UConn agrees to pay 'White Fragility' author $20k for 3.5 hour anti-racism lecture

  • The University of Connecticut will pay bestselling author and social justice activist Robin DiAngelo $20,000 for a three and a half hour lecture.
  • Faculty and students are not thrilled.

The University of Connecticut agreed to pay White Fragility author Robin DiAngelo $20,000 for a three and a half-hour lecture to administrators.

The lecture, titled “Seeing the Racial Water," is scheduled to take place in November as part of a professional development retreat for 44 of UConn’s “top” administrators.  According to a July 23 announcement by UConn, “this retreat will help University leadership come to grips with the critical questions of racism and inclusion, and to bring those insights back to our campuses.”

A contract between DiAngelo, who is listed as an "affiliate associate professor" at the Univerisity of Washington, and the University of Connecticut’s Office for Diversity and Inclusion states that DiAngelo will receive $20,000 for her services, as well as up to $2,000 for lodging and travel, according to a copy of the contract obtained by Campus Reform. Additionally, DiAngelo will " not accommodate phone calls related to services," and if a phone call to DiAngelo is necessary, the school will be charged $320 per hour.


"So let me get this straight @UConn decides the best way to deal with racism is to pay a white woman $22k, almost a yearly low wage salary, for 3.5 hours of her time to talk about racism."   



DiAngelo UConn Contract by Campus Reform on Scribd




[RELATED: Universities across America want students to read this book. We did it for you.]

Faculty and students at UConn are less than thrilled about this speaking arrangement. 

Dyanna Artemis Louyakis, a bioinformatics Ph.D. student, tweeted “UConn seems to like the optics of doing the right thing without actually having to do the right thing.”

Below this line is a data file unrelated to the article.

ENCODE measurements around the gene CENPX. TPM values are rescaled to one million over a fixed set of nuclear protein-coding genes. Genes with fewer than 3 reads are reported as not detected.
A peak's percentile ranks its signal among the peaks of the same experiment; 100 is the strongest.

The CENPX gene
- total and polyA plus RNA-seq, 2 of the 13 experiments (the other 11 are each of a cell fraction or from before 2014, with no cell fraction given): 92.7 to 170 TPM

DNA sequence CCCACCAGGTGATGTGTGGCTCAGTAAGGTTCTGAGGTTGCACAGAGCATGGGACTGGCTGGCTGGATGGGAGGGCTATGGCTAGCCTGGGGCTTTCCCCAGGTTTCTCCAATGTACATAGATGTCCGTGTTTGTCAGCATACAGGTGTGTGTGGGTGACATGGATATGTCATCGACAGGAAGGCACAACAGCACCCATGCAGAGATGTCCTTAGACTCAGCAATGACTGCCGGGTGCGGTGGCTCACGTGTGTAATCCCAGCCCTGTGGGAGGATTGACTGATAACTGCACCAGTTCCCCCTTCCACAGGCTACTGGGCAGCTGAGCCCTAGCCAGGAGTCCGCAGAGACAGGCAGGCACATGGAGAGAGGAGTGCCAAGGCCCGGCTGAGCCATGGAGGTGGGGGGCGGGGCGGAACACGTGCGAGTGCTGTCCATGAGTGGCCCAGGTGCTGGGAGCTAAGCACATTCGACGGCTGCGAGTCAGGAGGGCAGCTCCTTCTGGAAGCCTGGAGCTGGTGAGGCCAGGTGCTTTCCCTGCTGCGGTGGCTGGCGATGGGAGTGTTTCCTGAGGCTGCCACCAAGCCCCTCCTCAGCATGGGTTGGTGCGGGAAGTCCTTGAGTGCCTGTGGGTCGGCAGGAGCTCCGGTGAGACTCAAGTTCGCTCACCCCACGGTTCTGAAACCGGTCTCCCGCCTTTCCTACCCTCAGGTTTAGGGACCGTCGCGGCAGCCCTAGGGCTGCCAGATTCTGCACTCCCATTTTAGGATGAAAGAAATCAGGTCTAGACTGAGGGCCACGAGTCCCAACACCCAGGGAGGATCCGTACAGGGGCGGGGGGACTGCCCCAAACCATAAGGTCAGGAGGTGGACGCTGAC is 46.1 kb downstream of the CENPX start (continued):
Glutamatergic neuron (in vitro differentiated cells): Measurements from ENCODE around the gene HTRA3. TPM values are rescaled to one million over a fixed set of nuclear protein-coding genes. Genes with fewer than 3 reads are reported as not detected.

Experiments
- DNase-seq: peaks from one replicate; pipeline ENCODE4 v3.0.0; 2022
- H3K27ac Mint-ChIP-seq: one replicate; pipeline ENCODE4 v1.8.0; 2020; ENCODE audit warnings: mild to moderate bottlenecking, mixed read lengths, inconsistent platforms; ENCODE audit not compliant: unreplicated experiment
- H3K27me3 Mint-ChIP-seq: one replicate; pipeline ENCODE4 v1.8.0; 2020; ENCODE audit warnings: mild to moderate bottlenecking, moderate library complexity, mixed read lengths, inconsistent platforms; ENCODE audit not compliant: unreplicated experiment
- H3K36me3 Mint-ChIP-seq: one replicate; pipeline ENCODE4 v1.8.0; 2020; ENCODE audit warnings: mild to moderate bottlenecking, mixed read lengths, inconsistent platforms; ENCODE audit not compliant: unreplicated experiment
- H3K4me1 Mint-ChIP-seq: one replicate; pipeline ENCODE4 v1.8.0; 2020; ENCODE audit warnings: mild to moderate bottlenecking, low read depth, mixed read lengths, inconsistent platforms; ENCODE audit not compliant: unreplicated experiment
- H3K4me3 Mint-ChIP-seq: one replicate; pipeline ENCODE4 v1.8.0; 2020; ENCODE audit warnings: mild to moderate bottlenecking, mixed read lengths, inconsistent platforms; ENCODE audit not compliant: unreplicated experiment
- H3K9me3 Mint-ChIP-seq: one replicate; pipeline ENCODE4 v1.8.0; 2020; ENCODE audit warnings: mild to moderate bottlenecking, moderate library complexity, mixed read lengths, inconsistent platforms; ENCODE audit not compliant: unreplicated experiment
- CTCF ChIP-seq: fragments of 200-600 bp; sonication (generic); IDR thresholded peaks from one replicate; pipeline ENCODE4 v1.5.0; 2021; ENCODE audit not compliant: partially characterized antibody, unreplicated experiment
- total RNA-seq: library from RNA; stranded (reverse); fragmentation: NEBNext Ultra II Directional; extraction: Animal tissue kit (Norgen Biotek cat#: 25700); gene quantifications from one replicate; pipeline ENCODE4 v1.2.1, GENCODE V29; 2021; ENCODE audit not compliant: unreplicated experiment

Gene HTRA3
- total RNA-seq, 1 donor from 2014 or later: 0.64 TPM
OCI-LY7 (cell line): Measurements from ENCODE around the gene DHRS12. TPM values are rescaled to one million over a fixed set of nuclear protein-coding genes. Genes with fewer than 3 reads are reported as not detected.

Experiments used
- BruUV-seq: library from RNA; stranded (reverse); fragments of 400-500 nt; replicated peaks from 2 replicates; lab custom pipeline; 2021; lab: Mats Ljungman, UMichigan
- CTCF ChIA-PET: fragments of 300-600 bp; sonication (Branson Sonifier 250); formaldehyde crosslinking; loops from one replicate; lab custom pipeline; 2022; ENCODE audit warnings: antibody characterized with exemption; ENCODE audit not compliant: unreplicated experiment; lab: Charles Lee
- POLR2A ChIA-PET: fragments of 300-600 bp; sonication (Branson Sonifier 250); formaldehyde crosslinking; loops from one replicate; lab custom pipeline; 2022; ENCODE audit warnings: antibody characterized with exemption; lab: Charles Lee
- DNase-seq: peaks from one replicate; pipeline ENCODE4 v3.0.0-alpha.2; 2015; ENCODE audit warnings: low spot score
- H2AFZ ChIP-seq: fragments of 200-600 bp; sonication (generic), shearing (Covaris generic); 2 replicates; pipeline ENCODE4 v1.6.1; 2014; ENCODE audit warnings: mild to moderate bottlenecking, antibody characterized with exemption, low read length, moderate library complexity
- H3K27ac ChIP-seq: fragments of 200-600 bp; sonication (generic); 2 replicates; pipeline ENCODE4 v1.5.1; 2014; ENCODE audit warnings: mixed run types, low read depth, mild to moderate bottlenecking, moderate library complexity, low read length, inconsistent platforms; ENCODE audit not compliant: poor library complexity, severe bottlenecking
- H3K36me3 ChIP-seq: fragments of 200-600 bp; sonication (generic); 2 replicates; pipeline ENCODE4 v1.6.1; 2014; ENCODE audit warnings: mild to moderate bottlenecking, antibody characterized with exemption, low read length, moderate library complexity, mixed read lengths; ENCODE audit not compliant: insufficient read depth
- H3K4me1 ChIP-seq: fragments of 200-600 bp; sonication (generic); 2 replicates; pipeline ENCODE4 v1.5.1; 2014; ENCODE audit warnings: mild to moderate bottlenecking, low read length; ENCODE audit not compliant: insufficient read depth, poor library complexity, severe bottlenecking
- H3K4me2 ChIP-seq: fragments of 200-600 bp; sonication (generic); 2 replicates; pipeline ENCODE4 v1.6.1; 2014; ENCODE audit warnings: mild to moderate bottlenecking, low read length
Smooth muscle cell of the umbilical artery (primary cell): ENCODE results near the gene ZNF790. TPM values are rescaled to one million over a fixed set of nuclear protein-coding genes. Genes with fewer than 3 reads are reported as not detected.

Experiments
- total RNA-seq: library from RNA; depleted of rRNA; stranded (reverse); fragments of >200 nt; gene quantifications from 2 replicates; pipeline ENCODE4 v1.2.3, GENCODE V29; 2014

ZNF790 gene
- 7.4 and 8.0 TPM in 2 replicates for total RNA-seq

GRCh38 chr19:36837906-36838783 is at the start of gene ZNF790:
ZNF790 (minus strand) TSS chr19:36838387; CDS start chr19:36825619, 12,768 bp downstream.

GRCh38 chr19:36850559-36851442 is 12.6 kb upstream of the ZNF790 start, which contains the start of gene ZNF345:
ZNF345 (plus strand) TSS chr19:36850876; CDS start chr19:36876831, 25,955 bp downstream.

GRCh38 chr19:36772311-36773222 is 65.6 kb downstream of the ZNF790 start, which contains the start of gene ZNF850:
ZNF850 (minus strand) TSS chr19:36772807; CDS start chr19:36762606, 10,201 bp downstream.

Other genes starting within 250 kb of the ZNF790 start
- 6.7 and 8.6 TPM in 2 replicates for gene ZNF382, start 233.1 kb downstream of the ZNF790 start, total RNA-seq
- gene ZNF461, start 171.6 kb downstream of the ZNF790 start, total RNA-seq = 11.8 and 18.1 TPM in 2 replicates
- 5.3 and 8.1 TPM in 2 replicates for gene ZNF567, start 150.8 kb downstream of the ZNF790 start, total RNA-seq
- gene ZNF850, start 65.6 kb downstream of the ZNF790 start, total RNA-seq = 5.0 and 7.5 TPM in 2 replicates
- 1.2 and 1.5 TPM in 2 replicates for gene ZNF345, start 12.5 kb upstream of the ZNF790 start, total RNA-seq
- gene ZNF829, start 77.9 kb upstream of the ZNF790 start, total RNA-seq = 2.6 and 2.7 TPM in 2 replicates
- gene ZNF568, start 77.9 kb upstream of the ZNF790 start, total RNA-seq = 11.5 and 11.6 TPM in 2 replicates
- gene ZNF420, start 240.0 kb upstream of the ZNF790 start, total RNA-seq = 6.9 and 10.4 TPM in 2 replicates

Mike Shor, an economics professor at UConn, says that “UConn sure will spend a lot of money to avoid talking directly with Black students."


   
Chad Schroeder, an undergraduate student, noted that UConn decided “the best way to deal with racism is to pay a white woman $22k, almost a yearly low wage salary, for 3.5 hours of her time to talk about racism."
  
Campus Reform reached out to UConn for comment but did not receive a response in time for publication.


DiAngelo was the keynote speaker of Rutgers University’s fourth annual “Challenging Racial Disparities Conference” in June. Like her speaking engagement at UConn, DiAngelo was slated to speak for three and a half hours. 

Campus Reform reached out to Rutgers about compensation for that event but did not receive a response in time for publication. 

[RELATED: Rutgers English Department seeks to ‘push against biases’ in grammar]

DiAngelo is the author of White Fragility: Why It’s So Hard for White People to Talk About Racism. According to Amazon’s description of the book, White Fragility “allows us to understand racism as a practice not restricted to ‘bad people.’”

According to a review of the book by Campus Reform, DiAngelo makes the argument that white people must acknowledge that their actions have consequences, but cannot do that because they are too frail.

In the aftermath of George Floyd’s death, demand for DiAngelo’s bestseller skyrocketed. As corporations and universities instituted White Fragility as required anti-racism reading, demand for the book skyrocketed 2,264 percent from May to June alone, according to Forbes.

Follow the author of this article on Twitter: @BenZeisloft



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Ben Zeisloft
Benjamin Zeisloft | Pennsylvania Senior Campus Correspondent

Benjamin Zeisloft is a Pennsylvania Senior Campus Correspondent, reporting on liberal bias and abuse for Campus Reform. He is studying Finance and Marketing at the Wharton School of the University of Pennsylvania. Benjamin also writes for The UPenn Statesman and the Wharton International Business Review.

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